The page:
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David Gordon.

David Gordon Reads Two Artist Statements from The Sentient Archive

David Gordon (1936-2022) constructed dances. In the videos below, he reads from two of five artist statements he contributed to the Center publication The Sentient Archive: Bodies, Performance, and Memory, which gathers the work of artists and cultural practitioners in dance, architecture, science, and the visual arts with essays that cross boundaries within and between disciplines, and illustrate how the body serves as a repository for knowledge.

Gordon's plain—and practical—approach to text reveals the internal and constant transformation of the artist’s mind. He takes us inside a creative practice that repurposes time, making something new from what has gone before, making performance from the lives of others as well as from his own.


Gordon reads from “I Know That Person, I Am That Dancer.”

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"I Know That Person, I Am That Dancer" — circa 2000. Movement is movement and dancers are collections of steps, possibly gorgeous, which, once in a while, add up to something greater than their parts. Dances may be glorious, reverberating abstractions or eloquent, high-class dance storytelling or thoughtful, emotion-provoking, nonlinear narratives. But dancing, no matter what, always seems to me to be about the people who do it.

Dancers touch each other, avoid each other, take each other's weight, give each other focus, or deny it. They dance in unison and in and out of sync and in and out of shared time and space. They pay attention to each other and the power of their attention has dramatic resonance. The social, sensual implications of pairs of people reacting physically to words or music or words as music or silence or the sound of their own footsteps or each other's breathing can be recognized and understood. Oh, I know that person, I am that dancer.

I make dances for the pleasure of meeting the dancers who do them. I spend hours in the studio inventing, reinventing, organizing, reorganizing, agonizing, and recognizing valuable movement qualities in others that I do not possess. I take on projects I don't know how to do. And I relish the dangerous journey.

Gordon reads from “One Artist’s Disintegrating Paper Trail.”

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"One Artist's Disintegrating Paper Trail," 2007. I have begun to assess and catalog, 50 years of photographs, contact sheets, slides, original negatives, audio tapes, cassette, and reel to reel, posters, flyers, mailer's, original typed and handwritten scripts, before I learned to use a laptop.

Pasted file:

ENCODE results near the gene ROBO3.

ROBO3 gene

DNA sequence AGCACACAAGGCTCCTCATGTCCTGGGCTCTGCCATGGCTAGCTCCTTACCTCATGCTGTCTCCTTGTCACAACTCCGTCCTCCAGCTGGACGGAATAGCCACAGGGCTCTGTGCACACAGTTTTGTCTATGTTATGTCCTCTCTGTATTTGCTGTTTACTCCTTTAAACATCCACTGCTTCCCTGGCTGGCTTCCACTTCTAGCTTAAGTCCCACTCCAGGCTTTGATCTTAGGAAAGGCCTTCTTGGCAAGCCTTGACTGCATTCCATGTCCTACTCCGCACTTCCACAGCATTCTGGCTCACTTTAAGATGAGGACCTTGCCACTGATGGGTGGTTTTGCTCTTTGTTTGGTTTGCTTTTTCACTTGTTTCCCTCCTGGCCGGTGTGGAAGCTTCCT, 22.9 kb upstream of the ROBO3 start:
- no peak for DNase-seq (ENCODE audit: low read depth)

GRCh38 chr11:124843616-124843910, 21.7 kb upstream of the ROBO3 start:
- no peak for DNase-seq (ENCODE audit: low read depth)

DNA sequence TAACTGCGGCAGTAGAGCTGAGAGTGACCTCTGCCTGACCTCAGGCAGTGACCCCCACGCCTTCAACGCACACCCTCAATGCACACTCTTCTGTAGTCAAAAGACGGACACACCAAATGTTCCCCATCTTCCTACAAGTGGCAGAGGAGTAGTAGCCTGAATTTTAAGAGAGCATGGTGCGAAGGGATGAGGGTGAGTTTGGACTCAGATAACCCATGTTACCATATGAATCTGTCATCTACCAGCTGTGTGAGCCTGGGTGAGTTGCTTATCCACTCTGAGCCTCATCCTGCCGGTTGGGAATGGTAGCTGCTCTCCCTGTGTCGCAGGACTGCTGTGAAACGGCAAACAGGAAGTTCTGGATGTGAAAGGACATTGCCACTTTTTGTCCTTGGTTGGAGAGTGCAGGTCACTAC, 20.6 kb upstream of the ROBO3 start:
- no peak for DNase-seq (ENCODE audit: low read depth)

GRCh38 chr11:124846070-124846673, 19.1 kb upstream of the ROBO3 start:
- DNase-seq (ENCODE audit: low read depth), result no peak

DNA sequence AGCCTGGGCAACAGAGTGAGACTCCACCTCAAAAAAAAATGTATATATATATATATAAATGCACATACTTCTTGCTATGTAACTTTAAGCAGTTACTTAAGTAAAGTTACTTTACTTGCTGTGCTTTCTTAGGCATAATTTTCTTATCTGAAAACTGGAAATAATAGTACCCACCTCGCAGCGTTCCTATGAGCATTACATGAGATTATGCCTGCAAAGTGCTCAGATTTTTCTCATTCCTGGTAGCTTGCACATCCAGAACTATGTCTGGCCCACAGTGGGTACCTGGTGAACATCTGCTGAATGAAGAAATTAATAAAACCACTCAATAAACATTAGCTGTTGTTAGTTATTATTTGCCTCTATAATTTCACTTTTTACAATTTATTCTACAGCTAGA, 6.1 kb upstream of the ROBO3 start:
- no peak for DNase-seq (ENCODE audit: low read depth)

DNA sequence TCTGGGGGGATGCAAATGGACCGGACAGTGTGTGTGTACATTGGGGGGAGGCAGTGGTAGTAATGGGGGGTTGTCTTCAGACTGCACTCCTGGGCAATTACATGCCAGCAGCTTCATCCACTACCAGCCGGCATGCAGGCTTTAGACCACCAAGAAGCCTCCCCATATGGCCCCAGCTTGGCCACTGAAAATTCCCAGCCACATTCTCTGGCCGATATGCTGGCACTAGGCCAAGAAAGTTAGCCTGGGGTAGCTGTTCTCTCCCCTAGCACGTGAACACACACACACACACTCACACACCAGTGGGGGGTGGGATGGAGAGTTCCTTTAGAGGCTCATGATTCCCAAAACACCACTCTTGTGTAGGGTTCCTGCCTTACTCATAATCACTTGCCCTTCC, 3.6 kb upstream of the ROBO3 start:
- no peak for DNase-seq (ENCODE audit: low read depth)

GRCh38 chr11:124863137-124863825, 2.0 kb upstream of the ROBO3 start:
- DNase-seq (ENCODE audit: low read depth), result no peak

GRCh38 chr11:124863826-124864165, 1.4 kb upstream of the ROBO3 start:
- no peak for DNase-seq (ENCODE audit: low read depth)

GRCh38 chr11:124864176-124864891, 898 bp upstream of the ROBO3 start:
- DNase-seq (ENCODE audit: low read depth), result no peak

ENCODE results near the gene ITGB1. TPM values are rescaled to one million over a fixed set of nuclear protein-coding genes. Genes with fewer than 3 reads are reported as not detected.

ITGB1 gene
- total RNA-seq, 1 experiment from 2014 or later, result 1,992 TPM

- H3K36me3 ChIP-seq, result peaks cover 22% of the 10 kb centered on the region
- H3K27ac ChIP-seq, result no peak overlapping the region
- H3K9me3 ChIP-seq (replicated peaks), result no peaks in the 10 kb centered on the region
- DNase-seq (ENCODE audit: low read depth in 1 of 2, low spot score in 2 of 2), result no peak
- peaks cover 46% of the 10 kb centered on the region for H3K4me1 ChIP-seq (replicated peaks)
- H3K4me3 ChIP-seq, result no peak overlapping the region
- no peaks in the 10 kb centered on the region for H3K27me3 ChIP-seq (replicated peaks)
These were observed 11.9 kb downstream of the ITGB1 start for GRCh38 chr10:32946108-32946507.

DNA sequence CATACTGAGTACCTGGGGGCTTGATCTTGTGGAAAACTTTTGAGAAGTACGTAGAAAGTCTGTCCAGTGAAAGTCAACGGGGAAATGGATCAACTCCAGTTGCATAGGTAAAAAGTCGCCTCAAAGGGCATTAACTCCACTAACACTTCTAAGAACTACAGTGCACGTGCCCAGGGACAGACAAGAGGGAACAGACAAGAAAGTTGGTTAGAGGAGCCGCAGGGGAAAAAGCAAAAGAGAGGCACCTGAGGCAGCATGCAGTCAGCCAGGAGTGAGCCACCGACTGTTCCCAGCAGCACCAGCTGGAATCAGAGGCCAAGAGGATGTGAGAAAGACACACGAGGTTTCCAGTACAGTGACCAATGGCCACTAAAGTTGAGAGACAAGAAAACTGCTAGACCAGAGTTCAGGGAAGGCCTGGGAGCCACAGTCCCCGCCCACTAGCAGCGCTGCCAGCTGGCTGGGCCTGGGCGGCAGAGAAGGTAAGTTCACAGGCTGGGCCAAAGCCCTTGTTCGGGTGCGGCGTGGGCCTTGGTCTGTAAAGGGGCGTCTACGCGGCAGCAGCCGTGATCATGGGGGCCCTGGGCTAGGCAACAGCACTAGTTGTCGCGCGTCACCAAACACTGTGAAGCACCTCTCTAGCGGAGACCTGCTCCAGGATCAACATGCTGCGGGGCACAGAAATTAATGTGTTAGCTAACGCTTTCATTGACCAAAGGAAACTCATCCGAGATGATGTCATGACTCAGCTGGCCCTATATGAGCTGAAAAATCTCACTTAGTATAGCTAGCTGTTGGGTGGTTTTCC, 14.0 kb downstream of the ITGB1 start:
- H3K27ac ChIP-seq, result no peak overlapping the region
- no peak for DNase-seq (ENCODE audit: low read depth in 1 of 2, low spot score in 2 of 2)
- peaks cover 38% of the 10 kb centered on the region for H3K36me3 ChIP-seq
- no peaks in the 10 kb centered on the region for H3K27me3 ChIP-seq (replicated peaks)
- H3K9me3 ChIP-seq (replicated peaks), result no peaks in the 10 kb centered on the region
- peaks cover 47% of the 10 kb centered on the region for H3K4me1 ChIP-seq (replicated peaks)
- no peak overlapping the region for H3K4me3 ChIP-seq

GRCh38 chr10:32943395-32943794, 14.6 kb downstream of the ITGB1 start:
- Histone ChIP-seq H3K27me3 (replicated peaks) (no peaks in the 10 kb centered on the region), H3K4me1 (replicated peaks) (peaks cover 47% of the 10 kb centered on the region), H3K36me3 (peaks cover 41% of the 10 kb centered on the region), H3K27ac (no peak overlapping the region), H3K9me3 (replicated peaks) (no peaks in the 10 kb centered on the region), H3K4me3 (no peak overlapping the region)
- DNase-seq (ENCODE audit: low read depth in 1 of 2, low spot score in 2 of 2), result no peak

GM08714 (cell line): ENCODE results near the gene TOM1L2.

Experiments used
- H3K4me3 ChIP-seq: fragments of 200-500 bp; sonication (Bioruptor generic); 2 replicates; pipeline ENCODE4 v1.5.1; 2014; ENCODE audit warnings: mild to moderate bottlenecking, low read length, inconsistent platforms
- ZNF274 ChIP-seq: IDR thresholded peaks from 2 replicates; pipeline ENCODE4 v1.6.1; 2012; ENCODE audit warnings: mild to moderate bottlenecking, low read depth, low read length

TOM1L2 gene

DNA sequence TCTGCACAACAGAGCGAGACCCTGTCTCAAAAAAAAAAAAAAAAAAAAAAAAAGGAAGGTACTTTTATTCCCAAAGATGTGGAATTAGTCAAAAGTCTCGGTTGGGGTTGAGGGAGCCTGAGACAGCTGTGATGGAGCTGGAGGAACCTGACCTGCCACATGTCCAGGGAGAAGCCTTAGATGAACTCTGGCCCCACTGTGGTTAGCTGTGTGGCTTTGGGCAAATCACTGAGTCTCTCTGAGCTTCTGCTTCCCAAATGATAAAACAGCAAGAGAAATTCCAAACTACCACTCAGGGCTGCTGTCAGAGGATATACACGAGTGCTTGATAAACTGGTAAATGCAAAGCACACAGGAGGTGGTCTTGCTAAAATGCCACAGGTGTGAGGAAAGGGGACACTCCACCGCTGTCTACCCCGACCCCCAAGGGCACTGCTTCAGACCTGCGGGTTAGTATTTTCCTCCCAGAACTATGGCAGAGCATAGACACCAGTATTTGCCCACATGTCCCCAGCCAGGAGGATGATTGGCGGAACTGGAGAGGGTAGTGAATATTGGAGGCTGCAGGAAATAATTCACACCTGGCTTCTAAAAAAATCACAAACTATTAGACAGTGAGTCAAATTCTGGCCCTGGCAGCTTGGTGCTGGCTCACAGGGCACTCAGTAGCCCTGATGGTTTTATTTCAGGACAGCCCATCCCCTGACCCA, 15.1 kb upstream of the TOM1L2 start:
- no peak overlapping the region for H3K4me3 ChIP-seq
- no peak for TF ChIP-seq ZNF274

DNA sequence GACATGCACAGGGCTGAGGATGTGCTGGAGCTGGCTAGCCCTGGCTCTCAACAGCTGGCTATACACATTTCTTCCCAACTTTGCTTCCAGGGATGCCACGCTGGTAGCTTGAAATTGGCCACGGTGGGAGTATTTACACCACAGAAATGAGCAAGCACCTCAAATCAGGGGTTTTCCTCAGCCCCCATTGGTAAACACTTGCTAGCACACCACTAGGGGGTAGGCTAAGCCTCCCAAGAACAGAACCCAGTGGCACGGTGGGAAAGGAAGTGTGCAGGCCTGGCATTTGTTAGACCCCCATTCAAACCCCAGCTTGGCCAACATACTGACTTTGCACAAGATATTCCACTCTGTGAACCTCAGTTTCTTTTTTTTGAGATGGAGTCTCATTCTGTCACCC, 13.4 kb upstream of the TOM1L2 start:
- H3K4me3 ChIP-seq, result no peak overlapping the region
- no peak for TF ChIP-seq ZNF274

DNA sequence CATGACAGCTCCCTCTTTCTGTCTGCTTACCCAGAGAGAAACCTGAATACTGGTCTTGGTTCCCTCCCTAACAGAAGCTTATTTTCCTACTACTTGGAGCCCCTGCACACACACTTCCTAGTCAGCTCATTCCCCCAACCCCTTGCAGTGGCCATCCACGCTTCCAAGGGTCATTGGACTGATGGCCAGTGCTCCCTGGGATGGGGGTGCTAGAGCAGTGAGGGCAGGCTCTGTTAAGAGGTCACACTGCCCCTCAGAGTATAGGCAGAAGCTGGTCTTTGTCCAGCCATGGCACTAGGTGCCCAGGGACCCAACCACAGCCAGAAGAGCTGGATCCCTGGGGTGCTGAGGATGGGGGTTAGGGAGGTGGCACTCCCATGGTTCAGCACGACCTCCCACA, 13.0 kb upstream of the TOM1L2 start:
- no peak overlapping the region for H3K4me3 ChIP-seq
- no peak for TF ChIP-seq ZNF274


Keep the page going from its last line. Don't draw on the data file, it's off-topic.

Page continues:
Costume-- some handmade by me, numerous administrative files as well as beta and VHS tapes and master tapes, recorded rehearsal, recorded live performance, and created for TV broadcast. A majority of these materials are currently housed in my studio, my company office, and two storage spaces.

If I must begin to look back over my shoulder, then a fusion of archeological dig plus first person rigorous collection, and critical annotation with a contemporary I would actually interest me. I was ambivalent, when I received the first of three NEA American masterpiece grants but with great frequency and practicality, we go where the money is.


I watched the original record video of the 1983 work Trying Times for the first time in 25 years and chose to remove the color and to project that video during performance. I located the original dancers for permission to use their images. So the new dancers might perform with the original cast. Valdes Satterfield danced variations on her 25-year-old solo with her own projected image.


I called it Trying Times, Remembered and six original cast members showed up in LA and at the 25th anniversary at DTW in New York City. 1982, they were the original commissioner. These performers are out there for now. I would like to initiate a rigorous video interview process, not a trip down memory lane but a compilation of competing memories.

Documentation of the true multiplicity surrounding the ephemeral form of live dance performance. Old work, as new work is my name for this process of recreation and its archival relative. I was awarded a second NEA American masterpiece grant this time through the NEA presenting program to reproduce Shlemiel the First, 1964.

My longtime stage manager revealed his cache of original blueprints, tapes, programs, and notes. We kept new notes, as we recast, rehearsed, and readied for Montclair 2010 performance. Archiving, I now believe might frequently begin while the work is coming into existence, instead of a long time after it's over.

I just received a third NEA American masterpiece grant for dancing Henry Five, 2004. I am gathering related materials together before we begin to recast and rehearse. So new performers might get a look at the archival history of this work, as they approach its next newest and possibly final live existence.

This will not stop me from radically reworking those parts that need the work. It's vital to me that the design of this archive would be representative of and compatible with original creative impulses. The style with which art is documented should as much as is practically possible, be consistent with styles in which the art was originally conceived and produced.

In this way at least as long as I am here to facilitate history as a lively dialogue between creator and multiple viewpoints of past, and present, and aesthetics, and economics, and politics, and performers body memory, whenever possible rather than one artist's disintegrating paper trail.